What Does it Mean if My Child's Teeth Are Sensitive to Hot and Cold?
If you've ever been afflicted with that instant needle-like shock of pain that comes from tooth sensitivity, you know exactly the curse it can be. As an adult, it's something we strategically try to avoid, opting to chew on one side or our mouth, for example, or avoiding things we really enjoy such as ice cream or frozen drinks. Tooth sensitivity can be a real pain for adults, and for children without a knowledge of what might be causing their sensitivity, it can be an even more shocking and distressing event.
What Causes Tooth Sensitivity?
It's important to properly define the nature of the discomfort your child is experiencing. Often a child will say their tooth "hurts" when really, the tooth is just sensitive. Deciding which it is will help you determine how soon to see your dentist. A tooth is "sensitive" when the discomfort is immediate, yet fleeting once its cause is removed. Think of how uncomfortable it would be, for example, to place an ice cube on a sensitive part of *your* tooth. Doing so would cause an immediate, yet passing sensitivity as soon as the ice cube was removed from the tooth. If, on the other hand, you were to *wake up* with a tooth that was bothering you - and that discomfort continued throughout the day - or, if each bite of every meal caused discomfort, you would likely refer to these instances as a "pain" or a "soreness." Placing your child in these scenarios will help you decide what they’re actually feeling, and what cause of action to take.
What Causes Sensitive Teeth in Children?
Cavities: Since children don't typically experience sensitivity due to years of improper brushing, the most common reason your child will complain of sensitivity will be due to the presence of a cavity.
New teeth: Once your child's teeth have erupted and begin to rise to their proper height, that newfound exposure to air and food can cause some sensitivity. In contrast, the actual eruption of the tooth is more likely to cause pain and soreness.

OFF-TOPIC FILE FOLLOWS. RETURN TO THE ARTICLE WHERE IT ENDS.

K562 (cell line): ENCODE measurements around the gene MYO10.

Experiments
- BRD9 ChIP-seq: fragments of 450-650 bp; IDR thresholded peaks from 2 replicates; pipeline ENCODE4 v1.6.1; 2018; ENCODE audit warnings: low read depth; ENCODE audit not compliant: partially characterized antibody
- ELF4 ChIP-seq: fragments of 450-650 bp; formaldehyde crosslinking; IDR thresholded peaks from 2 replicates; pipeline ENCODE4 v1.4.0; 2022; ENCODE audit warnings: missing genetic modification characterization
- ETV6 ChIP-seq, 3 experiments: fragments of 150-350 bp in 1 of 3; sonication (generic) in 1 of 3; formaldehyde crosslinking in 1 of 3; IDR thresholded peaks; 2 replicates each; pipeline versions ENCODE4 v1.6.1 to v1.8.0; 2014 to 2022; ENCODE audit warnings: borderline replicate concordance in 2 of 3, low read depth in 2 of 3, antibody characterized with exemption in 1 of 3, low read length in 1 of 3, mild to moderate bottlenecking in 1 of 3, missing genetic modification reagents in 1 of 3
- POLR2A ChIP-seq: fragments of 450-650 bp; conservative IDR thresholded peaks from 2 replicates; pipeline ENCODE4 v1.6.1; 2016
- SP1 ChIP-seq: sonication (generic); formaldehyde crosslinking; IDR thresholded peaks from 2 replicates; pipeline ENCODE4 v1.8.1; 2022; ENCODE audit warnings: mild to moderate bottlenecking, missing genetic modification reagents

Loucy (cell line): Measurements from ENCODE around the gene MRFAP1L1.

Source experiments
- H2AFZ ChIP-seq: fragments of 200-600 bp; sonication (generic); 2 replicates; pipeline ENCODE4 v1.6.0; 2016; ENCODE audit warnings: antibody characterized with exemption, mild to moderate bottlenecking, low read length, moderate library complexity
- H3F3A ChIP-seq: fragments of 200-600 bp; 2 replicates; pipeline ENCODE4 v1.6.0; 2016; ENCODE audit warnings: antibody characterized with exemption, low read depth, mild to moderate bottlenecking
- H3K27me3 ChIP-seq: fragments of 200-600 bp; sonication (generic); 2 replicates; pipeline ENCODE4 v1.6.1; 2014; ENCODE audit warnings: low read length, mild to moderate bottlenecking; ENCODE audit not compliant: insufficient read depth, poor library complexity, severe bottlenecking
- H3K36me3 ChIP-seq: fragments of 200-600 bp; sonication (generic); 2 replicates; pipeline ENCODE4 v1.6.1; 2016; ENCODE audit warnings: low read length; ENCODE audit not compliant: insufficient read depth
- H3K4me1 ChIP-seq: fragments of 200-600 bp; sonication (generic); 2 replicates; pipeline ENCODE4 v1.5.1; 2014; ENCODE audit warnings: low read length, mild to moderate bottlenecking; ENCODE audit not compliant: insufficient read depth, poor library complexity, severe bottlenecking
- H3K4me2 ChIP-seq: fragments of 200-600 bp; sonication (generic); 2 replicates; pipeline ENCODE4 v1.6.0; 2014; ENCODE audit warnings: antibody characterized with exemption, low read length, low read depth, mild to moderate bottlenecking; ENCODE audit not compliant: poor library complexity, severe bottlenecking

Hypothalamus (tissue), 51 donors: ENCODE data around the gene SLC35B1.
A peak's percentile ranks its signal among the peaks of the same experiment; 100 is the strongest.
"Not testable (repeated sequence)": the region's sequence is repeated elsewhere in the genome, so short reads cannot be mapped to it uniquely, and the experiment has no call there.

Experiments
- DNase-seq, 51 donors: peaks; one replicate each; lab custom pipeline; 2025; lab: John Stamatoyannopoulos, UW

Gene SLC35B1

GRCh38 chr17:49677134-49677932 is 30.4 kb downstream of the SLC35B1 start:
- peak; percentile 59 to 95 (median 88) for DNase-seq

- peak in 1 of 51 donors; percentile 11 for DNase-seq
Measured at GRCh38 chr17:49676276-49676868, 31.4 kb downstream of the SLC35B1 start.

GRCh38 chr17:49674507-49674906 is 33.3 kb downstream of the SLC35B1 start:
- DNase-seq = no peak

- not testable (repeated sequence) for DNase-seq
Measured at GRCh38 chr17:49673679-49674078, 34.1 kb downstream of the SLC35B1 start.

A crack or break in the tooth: If a child has a misaligned bite, or tends to grind their teeth at night, they can end up with hairline cracks that can cause pain or sensitivity when eating.
Fillings: Children with silver amalgam fillings might experience hot/cold sensitivity because of the metal's high thermal conductivity.
Sinus problems: Sometimes children with allergies and sinus problems can experience tooth sensitivity, particularly in their upper molars. However, if discomfort in the tooth is present when tapped, the problem is more likely to be with the tooth itself, and not related to sinus issues.
Improper brushing: While it's true your child is unlikely to experience sensitivity because of improper brushing, it is possible. Learning proper brushing technique early-on can help your child reduce the risk of this type of sensitivity. Teach your child to use a soft circular motion as opposed to a rapid back'n'forth motion. This will help preserve the tooth's enamel which, in turn, protects the nerve-rich dentin. Exposed dentin is what causes this kind of sensitivity. If your child has braces, technique is even more important. The reason for this, is that a child with braces tends to inadvertently brush "lower" along the gum line then they are aware. If they are doing so at a rapid pace, and in a back'n'forth motion, they're likely to affect the integrity of the gum line, and can set themselves up for later tooth sensitivity.
If your child is experiencing sensitivity in their teeth, mention it to your dentist at their next appointment. Of course, when more lingering sensitivity or outright pain is present, you may wish to schedule an appointment sooner - rather than later - to determine the root cause of your child's complaints.